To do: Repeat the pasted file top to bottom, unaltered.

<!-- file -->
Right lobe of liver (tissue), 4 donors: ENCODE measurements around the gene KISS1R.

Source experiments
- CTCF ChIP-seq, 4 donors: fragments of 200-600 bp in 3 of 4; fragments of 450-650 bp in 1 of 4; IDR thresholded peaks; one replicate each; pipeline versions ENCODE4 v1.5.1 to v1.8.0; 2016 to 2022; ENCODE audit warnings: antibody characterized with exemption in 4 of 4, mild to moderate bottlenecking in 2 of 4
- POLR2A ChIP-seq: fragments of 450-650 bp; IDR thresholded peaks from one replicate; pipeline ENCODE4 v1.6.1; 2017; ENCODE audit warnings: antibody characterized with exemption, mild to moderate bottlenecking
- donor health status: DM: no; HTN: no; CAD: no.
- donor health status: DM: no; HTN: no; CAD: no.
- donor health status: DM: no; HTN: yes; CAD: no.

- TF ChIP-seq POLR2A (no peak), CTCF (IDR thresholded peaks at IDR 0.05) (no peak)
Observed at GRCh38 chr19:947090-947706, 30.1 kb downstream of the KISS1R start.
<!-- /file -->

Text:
Right lobe of liver (tissue), 4 donors: ENCODE measurements around the gene KISS1R.

Source experiments
- CTCF ChIP-seq, 4 donors: fragments of 200-600 bp in 3 of 4; fragments of 450-650 bp in 1 of 4; IDR thresholded peaks; one replicate each; pipeline versions ENCODE4 v1.5.1 to v1.8.0; 2016 to 2022; ENCODE audit warnings: antibody characterized with exemption in 4 of 4, mild to moderate bottlenecking in 2 of 4
- POLR2A ChIP-seq: fragments of 450-650 bp; IDR thresholded peaks from one replicate; pipeline ENCODE4 v1.6.1; 2017; ENCODE audit warnings: antibody characterized with exemption, mild to moderate bottlenecking
- donor health status: DM: no; HTN: no; CAD: no.
- donor health status: DM: no; HTN: no; CAD: no.
- donor health status: DM: no; HTN: yes; CAD: no.

- TF ChIP-seq POLR2A (no peak), CTCF (IDR thresholded peaks at IDR 0.05) (no peak)
Observed at GRCh38 chr19:947090-947706, 30.1 kb downstream of the KISS1R start.